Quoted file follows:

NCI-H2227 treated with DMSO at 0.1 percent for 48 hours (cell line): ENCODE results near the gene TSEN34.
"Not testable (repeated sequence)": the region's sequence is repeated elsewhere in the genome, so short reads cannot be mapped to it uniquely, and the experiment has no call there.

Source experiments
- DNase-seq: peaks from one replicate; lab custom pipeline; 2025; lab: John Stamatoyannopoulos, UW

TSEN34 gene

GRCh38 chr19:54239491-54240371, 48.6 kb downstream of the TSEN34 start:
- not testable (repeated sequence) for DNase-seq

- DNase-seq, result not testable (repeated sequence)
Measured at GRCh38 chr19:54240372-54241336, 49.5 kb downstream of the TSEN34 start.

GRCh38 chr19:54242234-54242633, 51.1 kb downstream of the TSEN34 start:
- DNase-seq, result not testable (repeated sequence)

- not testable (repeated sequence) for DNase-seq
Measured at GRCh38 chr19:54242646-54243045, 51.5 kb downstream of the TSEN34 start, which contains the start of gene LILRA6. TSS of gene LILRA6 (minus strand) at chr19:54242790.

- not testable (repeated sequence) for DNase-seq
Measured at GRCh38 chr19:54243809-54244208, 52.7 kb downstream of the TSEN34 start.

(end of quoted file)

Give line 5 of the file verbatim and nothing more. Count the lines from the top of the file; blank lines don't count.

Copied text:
TSEN34 gene